Tang was soon gone from the shelf. Gram was a Swede and suspicious of something that seemed too good to be true. She was particularly suspicious of white bread as well, even if it did build strong bodies twelve ways.
I was always wondering exactly what those twelve ways might be. We were supposed to be suspicious of communists at that time as well.
It was a wonderful time of food experimentation for Americans. TV dinners and pot pies and frozen pizzas were becoming fairly common, filling in for those times when Mom and Dad might be going out for the evening, or just because they looked so good advertised in the magazines and on the television.
For my part, I was woefully disappointed in the soggy fake potatoes and salty Salisbury steak. I usually ended up eating only the frozen peas. They were infinitely better than canned peas. The only steak I’d known up to that point was the kind my mom used to get from the butcher shop and then pound on with her kitchen mallet. It would appear in the middle of onions and vegetables and it would make a person chew ferociously until your jaw muscles tightened and slowed to a crawl. Because of that I avoided ordering steak on those special occasions when we went out for dinner.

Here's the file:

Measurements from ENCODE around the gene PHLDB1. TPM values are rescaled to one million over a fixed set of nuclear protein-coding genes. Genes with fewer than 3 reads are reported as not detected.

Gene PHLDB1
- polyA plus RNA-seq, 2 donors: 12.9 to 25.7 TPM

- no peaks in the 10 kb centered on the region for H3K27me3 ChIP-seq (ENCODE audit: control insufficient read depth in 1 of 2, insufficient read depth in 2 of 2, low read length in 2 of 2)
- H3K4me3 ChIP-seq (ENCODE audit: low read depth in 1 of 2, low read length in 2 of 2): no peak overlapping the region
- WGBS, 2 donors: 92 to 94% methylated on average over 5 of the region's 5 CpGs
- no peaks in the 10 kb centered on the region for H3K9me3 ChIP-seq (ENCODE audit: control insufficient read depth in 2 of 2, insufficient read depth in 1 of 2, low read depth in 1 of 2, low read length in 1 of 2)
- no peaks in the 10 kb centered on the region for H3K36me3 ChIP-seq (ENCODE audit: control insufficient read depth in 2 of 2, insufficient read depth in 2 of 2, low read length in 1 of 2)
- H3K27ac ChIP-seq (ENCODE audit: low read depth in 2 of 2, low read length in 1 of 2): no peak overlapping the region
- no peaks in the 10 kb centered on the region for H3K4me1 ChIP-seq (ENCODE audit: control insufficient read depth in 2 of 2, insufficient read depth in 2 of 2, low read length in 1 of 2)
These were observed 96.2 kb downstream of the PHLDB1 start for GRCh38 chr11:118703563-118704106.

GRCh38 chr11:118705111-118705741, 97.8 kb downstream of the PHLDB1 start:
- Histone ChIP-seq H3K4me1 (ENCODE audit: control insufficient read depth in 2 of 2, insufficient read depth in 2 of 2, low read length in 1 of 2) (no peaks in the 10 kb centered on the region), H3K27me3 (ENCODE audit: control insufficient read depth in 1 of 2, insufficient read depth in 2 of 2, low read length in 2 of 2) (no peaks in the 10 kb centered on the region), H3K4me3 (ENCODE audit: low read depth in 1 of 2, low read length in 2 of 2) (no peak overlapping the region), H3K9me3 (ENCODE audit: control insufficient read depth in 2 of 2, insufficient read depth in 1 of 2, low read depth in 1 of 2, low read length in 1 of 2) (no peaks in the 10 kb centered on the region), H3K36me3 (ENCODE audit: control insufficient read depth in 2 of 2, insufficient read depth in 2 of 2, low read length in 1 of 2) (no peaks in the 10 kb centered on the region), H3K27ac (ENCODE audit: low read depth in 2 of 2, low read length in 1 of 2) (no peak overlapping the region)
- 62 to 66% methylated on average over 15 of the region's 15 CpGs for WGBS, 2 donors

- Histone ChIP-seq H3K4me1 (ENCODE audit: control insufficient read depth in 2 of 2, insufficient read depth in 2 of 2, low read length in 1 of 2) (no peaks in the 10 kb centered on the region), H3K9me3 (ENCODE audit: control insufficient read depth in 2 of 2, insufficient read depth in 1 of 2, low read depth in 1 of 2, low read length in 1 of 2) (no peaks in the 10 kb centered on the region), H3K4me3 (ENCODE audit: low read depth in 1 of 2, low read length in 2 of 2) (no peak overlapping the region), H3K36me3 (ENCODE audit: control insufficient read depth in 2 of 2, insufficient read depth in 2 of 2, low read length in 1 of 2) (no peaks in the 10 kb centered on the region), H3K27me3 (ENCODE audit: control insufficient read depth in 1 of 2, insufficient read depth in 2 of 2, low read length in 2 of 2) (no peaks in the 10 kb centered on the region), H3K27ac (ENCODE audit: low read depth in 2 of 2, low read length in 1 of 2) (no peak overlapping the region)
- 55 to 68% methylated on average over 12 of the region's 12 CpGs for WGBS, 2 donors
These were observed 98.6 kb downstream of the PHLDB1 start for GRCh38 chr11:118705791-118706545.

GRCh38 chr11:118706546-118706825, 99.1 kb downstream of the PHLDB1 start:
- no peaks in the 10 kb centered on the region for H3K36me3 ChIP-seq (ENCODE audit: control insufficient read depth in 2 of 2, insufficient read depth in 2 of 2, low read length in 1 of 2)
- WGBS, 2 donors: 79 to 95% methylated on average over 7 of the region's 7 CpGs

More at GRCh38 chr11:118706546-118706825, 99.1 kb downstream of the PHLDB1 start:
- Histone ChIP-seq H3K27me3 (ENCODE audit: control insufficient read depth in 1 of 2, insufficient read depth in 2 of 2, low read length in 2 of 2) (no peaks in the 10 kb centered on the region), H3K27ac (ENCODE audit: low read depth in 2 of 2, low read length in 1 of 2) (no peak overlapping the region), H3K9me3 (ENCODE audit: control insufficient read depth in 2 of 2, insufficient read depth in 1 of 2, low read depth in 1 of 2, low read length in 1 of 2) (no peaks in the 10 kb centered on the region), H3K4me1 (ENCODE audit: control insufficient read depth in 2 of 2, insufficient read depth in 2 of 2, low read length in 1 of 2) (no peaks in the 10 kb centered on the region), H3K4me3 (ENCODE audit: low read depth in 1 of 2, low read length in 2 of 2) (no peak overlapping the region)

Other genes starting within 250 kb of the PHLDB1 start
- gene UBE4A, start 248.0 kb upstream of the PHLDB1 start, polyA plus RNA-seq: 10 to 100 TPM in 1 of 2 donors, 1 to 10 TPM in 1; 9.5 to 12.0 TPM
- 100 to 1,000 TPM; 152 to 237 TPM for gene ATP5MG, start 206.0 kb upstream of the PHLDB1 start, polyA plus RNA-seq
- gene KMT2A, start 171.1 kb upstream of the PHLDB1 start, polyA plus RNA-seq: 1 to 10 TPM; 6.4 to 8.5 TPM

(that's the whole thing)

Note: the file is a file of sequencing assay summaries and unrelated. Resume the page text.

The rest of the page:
I remained suspicious until I was 22 years old. I was working for the Forest Service on the portage crew, and three of us had been flown into Fraser Lake in the Boundary Waters Canoe Area to check on a smoke during a particularly dry late summer/early fall in 1976.
We circled a point where the smoke was drifting through the trees, and by the time we landed and set up the pump the fire was eating whole trees. Within hours it jumped the lake and water bombers were soon swooping to get a belly full and then roaring over us and our blaze just above the treetops. We ended up poking away at hotspots on our side of the lake for four days as the fire spread away from us to nearly 10,000 acres. Our radio had gone out immediately, so we had no communication with the burgeoning spike camps growing on the other side of the lake, but every morning there was a fresh supply of K rations and fire retardant sleeping bags piled on the rocks extending out into the lake.